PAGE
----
America's New Breed of MillionaireDr. Kerry L. Johnsonaffluence, networking, marketing Bill Gates is one of the world's richest people. His house in the Seattle area cost $50 million to build, and if he wanted to move, he could buy every other house in Wyoming, Idaho and Montana. He drives a Lexus, but if he felt like buying a $250,000 Lamborghini, it would mean as much to his bankroll as dinner with your spouse (without the movie) means to yours. His time is worth so much, if he found a $100 bill on the street, he would lose more in the time it took to pick it up. Gates is a billionaire - the wealthiest of the wealthy - but affluence in America is not usually measured in billions; and millionaires are much more common than ever before. The average millionaire is not what you think. They don't act wealthy. They don't have a heliport in their backyard. They aren't driven around in the family Rolls Royce by a chauffer. You won't see them on a yacht; on the contrary, you'll probably find them in the office on weekends. They're more interested in coupon clipping than champagne and caviar dreams. Sound pretty average, right? Not so these people are part of America's new elite rank of millionaires. How many are there? According to Ed Bean of The Wall Street Journal, there are approximately 833,000 households in America with a net worth of at least $1 million. Mr. or Ms. Millionaire's average age is 57. They came from a middle class or blue collar background, and likely graduated from a state university. Today's millionaires rarely lead pampered lives of luxury; of course there are still the flashy jet-setting elite who flaunt their well-heeled posh attire and assets with aplomb, but they account for approximately five percent of the millionaire population nationwide. But who are these people the working class looks to with so much envy? Chances are you know one. Check your neighbors - the highest concentration is in the Northeast, although more make their home in California than any other state. Where did they get their money? According to Dr. Tom Stanley, professor of marketing at Georgia State University, only about 20 percent of millionaires are born into money; most millionaires come from seemingly humble beginnings. A few make it big by developing a revolutionary product or a breakthrough technique, but more are more are simple workaholics who own their own small business. Where do we find them? If you have prospected for millionaires in the past, you probably searched for social class and the trappings of wealth. Yet only half of these families own and occupy homes of $300,000 or more. The new breed of millionaire are not often hidden away in the lap of pampered luxury. In fact, one percent of the households in America are in the high seven figure income category. Less than five percent have annual incomes of $75,000 or more. Many wannabes are more interested in the appearance of wealth rather than the development of the discipline necessary to achieve millionaire status. Many salespeople are trained to hunt big game in the medical field, but more often than not, the lifestyles of physicians are defined by the expectations of society. Since they are in a prestige working position, they find themselves with better credit than candidates for expensive real estate, frequently living beyond their means. Often, the lifestyle of the pseudo-affluent focuses on projecting a facade that consumes nearly all of their disposable income. Since many of the would-be affluent live in $400,000 homes and drive expensive German cars, feigning the appearance of wealth becomes very costly. Credit card debt and capitalizing homeowner equity seem to be the only way of maintaining the image: albeit only for a short while. So, where does one snare the real goliaths of the well-heeled? Discovering where they work and live may surprise you: commercial printing, dry cleaning (multiple store units), jewelry retailing, specialty tool and manufacturing boutiques, commercial machines and equipment wholesaling, etc. These don't seem to be glamorous high affluence occupations, but they may be your best bet for trapping prospects. How do you sell to them? How, then, do you hunt for big game? Forget your hard-sell routine. According to Jonathan Robbin, chairman of the Charitas Corporation, millionaires should be sold to with great deference. They are not as self-consumed as the characters on "Dynasty" and "Dallas" might lead you to believe. Instead, they are very concerned with family, although most are males with non-working wives. They care about friends, politics and work, and their spouses are often kept in the dark about the family's income for fear of competition both at the office and at home. The best way to sell to the highly affluent is to do a good job of networking. These earners don't respond to cold calls. They are unlikely to answer surveys and telephone machine solicitation. However, they are very likely to listen to solid referrals. Another technique is to focus on industry organizations. The dry cleaning industry, for example, has numerous association meetings. Every one of them needs speakers, and one of the hottest topics in America is how to get a mortgage for less and what the future holds for interest rates. Offering to write monthly columns on financial issues for commercial printing industry magazines may warm up those cold calls, especially when you mention how connected you are. Also, consider acquiring an association directory of an affluence-rich industry. A cold call to a member of the state metal electroplating society may be met with less resistance than you think! Then, send a mailing and make the calls. There's gold in them there hills! But the secret is knowing where to look. If you prospect in the same way and places as other originators, you're sure to work hard and make a mediocre income. Your future success lies in skill, not luck. Hunt the big quarry. Let your competitors knock each other out trying to bag the wildebeests ... you want the elephants! Dr. Kerry Johnson is the author of six best-selling books and a frequent speaker at many mortgage industry conferences. To order his book, Mastering the Game or get a free subscription to his newsletter, The Professional Sales Excellence Series: Online, call (800) 386-1749 or e-mail [email protected].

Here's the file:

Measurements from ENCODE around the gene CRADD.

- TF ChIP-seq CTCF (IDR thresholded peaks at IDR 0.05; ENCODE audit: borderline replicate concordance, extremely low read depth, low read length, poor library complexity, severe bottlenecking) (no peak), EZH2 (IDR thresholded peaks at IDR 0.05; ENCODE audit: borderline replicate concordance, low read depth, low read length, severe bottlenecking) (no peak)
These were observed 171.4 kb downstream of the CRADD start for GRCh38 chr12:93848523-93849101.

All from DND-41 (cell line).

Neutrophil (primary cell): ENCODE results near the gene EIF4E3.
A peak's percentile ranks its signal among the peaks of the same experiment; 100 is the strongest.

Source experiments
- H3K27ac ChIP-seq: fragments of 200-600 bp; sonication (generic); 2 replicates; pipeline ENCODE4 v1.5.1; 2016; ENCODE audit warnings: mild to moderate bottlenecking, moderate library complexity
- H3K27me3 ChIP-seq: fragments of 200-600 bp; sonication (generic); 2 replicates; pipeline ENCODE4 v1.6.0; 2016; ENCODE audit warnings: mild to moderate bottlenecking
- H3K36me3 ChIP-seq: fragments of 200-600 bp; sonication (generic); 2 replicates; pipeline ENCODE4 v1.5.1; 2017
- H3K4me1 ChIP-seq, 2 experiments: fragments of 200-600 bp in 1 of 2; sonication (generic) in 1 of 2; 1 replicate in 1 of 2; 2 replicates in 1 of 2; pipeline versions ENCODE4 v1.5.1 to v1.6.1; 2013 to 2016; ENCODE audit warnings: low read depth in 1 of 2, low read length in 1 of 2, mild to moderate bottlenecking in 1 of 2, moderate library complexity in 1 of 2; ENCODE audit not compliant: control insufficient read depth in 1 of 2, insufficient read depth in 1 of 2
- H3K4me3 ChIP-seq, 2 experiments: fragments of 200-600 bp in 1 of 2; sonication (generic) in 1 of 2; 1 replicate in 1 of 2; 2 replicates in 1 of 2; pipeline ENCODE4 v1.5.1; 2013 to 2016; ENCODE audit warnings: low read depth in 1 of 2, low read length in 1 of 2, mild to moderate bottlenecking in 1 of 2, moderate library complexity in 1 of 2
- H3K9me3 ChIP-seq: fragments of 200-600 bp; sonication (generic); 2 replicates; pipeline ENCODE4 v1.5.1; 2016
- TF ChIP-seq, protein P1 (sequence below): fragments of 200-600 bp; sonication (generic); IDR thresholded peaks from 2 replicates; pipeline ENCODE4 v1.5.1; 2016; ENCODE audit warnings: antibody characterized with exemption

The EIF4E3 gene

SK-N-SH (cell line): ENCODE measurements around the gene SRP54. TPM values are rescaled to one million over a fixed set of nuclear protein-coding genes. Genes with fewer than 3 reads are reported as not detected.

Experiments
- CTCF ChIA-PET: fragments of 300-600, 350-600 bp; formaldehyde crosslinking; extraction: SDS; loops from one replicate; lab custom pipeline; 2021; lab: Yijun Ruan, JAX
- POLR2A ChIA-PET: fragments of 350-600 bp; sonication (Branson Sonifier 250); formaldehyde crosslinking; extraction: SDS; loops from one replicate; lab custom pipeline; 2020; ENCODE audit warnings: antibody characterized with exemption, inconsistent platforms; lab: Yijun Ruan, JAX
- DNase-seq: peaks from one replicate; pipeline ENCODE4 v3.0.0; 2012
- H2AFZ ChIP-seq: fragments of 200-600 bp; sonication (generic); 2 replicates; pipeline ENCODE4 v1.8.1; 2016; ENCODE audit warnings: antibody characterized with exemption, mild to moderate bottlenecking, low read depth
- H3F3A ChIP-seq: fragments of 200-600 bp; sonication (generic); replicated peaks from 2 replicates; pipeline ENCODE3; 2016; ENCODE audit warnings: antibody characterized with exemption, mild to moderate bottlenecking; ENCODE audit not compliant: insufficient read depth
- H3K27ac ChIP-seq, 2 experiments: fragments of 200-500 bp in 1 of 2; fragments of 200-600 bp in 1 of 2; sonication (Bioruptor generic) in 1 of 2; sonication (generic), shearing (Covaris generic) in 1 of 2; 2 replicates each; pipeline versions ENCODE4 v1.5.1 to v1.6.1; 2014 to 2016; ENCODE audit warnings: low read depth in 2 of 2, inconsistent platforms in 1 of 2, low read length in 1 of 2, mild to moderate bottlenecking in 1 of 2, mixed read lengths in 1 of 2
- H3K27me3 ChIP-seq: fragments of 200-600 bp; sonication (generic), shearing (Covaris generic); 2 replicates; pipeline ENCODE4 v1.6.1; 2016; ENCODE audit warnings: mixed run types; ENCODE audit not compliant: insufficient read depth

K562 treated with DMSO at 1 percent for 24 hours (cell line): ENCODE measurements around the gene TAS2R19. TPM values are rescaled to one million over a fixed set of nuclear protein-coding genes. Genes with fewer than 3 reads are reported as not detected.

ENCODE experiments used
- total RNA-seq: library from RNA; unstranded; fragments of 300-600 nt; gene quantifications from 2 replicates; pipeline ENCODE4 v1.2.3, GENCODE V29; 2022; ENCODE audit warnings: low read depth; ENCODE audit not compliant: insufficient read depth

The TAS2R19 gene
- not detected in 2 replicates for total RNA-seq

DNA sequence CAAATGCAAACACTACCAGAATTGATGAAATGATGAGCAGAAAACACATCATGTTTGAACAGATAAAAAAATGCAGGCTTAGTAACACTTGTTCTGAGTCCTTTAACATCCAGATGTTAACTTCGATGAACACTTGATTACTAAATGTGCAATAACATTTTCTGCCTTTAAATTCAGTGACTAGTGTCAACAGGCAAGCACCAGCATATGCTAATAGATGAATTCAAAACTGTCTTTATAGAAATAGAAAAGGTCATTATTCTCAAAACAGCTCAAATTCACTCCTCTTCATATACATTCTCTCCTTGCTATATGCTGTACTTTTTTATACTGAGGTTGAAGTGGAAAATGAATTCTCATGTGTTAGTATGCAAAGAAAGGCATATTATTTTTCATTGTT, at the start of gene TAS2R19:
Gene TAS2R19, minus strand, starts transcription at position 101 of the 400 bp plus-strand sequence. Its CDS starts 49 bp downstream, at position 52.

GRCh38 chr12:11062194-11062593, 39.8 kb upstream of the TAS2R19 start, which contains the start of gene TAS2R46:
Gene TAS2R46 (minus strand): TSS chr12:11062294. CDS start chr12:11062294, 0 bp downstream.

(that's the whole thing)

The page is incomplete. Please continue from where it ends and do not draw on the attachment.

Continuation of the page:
Oct 30, 2005